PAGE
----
Wellness, Productivity, Balance for Graduate Students and Beyond

Whole Person: Boundaries At Home

Another new series starting up today called Whole Person. I'll be looking at issues that come up when you try and integrate your graduate person self with the rest of the world. This first installment focuses on how I maintained boundaries at home with my non-academic partner, but I'm looking forward to incorporating a variety of voices under this banner, as I'm only one person with one experience. 

Although I was often told how "lucky" I was to have a non-academic partner (a subject for another time,) I struggled mightily with how and when to incorporate my non-academic partner into my graduate school life. My partner is a software engineer who worked a variety of jobs during my PhD process. He is a smart man with a graduate degree of his own, but some of our biggest relationship challenges came from his desire to live a life together that was not completely ruled by my graduate student schedule (and mood.) I would not claim that we did this perfectly, but after five years, we settled into a workable pattern based around these ideas.

  • Have scheduled time that is work free. At times, my husband's schedule was just as crazy as mine, but we made it a priority to eat dinner together. Sometimes he cooked, sometimes I did, sometimes we ate frozen vegetables with scrambled eggs, but we both knew that even if we didn't see each other the rest of the day, we had about an hour set aside to reconnect without our phones and laptops and books. 
  • Decide on a policy for reading work. Although I know several couples that are great editors and readers of each other's work, I made the conscious choice to not have my partner read my academic work. There was the obvious lack of overlap in our trainings (I have had way more Foucault and way less Python) but this helped to keep our relationship "clean" for me. My confidence as a writer ebbed and flowed, but mostly ebbed, and it was a comfort that he never saw my writing at its worst, most unpolished. He was never waiting on drafts, and I was never waiting on his feedback, and we never had to fight about whether or not he was qualified to critique my use of theory in that paragraph. As I do not review his diffs or give feedback on his slide decks, this made it so that we were both the experts in our respective domains. But, this did have its consequences. My partner will be the first to tell you that he often felt disconnected from this part of my life, and that not knowing my work made it difficult to make small talk at academic parties. No solution is perfect, but that was ours.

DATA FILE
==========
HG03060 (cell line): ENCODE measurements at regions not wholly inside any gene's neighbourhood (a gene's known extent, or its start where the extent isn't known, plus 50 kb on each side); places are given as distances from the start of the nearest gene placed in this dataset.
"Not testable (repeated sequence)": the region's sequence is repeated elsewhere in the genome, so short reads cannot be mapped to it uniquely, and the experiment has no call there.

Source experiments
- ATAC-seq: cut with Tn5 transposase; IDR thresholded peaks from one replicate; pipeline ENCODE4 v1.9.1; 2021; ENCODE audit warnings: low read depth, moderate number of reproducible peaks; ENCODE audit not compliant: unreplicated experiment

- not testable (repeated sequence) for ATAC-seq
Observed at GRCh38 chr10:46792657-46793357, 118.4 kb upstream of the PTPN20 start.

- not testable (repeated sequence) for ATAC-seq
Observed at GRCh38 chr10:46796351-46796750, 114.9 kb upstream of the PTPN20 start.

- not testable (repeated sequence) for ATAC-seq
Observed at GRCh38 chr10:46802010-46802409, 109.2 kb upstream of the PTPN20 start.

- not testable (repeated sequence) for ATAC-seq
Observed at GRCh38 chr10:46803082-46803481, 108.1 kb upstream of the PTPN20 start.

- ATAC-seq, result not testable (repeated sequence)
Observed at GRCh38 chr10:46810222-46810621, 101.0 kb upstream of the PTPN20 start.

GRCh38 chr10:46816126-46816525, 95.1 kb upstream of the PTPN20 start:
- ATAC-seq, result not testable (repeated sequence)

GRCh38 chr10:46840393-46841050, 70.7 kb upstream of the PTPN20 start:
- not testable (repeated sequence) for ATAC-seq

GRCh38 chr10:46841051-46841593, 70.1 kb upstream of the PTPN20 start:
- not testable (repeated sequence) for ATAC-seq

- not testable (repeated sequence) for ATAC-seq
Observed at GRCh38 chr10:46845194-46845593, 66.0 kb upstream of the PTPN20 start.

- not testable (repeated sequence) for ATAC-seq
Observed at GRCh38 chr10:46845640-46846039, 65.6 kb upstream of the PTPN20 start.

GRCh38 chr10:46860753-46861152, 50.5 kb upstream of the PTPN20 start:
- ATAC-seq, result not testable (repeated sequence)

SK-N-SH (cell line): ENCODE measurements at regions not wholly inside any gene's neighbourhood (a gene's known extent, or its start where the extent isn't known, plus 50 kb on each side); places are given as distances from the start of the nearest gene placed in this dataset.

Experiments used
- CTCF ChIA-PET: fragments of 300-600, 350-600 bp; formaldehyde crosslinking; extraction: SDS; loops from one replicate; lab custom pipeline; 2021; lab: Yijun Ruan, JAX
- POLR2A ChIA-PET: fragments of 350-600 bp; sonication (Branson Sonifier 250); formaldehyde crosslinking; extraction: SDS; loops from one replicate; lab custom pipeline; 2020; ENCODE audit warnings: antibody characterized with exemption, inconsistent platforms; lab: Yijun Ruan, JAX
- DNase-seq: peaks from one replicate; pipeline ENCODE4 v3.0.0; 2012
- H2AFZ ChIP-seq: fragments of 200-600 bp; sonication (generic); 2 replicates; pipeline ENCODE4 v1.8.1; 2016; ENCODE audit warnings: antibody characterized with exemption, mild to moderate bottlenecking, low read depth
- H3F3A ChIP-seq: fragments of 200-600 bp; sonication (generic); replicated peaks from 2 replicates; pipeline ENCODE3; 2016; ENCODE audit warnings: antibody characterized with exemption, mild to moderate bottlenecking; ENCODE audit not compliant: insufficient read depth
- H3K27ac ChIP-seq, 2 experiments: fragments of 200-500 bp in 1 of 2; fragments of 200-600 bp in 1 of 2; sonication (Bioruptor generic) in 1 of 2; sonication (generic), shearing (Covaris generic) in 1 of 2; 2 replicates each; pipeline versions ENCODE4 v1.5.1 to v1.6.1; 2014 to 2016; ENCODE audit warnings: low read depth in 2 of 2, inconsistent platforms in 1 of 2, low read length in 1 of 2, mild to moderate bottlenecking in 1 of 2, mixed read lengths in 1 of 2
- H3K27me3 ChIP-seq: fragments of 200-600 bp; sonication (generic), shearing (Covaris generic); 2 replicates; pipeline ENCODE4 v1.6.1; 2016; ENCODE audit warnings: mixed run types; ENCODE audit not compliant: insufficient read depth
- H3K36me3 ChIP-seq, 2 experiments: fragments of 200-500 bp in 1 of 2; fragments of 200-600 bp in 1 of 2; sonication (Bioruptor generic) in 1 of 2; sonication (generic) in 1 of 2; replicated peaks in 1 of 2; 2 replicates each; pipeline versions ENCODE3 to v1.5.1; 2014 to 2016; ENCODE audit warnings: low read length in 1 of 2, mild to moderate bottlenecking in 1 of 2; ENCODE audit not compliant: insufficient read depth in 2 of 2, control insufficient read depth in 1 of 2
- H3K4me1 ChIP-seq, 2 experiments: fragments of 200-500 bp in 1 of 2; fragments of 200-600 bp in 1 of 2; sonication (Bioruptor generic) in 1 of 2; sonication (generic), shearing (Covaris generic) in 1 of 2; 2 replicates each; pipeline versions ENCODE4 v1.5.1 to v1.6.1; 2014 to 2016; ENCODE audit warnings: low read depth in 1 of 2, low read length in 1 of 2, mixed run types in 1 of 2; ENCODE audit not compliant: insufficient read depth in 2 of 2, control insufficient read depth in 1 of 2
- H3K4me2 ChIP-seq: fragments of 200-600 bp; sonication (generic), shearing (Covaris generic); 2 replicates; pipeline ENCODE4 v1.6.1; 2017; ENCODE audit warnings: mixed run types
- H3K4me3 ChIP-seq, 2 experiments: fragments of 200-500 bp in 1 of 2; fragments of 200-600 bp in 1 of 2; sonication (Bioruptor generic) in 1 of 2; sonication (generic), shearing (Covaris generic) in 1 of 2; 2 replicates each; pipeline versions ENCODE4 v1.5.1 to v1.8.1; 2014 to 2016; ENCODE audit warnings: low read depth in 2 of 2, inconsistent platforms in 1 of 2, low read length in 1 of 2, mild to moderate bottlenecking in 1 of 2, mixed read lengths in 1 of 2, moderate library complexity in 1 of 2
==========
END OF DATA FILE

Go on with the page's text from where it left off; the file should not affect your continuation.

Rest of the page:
• Respect their distance from the "bubble." Honestly, this was the hardest lesson for me to learn personally. Because my partner was outside of the department, I initially did quite a bit of "venting" to him, because he would have to take my side in the tiffs, big and small, that arise in closed, competitive circuits like academic departments. But, as the years wore on, I stopped sharing as much about the day to day dramas that unfolded for me professionally. While this was, I'm sure, a relief for him to not be updated every day on a soap-opera that he doesn't even watch, it eventually became a relief for me as well. I realized that in rehashing all the minute details from this microenvironment, I wasn't processing them as much as I was reliving them, prolonging the negative feelings and making situations more intense than they needed to be. When I wasn't constantly replaying these dramas, their power over my emotional state was lessened. 
  • Honor your commitments (as far as it is possible). My partner and I have "google calendar intimacy," in which we can see each other's calendars and send invitations to events we would like the other one to attend (family parties, concerts, forced cleaning of the house, etc.) If I said yes to something, I tried my very best to honor that commitment, no matter what kind of day I was having, or how much progress I had made that day. The big shift that made this possible was not thinking of time off, or non-academic activities, as rewards. It isn't a reward to go to dinner with my in-laws, it is a commitment on the same order as a talk I'm expected to attend or my office hours. I would have never dreamed of rescheduling a meeting with my chair because I was behind on my grading, and so I had to extend that same courtesy to events and activities I committed to in my personal life. Deadlines come and go, but knowing that you can be trusted to show up when you say you will helps feed your relationship long after the chapter or manuscript is turned in. 

I am not a perfect partner, and I especially was not during my PhD. But, my life was always bigger than my dissertation, and just as other professionals are encouraged to have lives outside of work, these guidelines helped me do the same.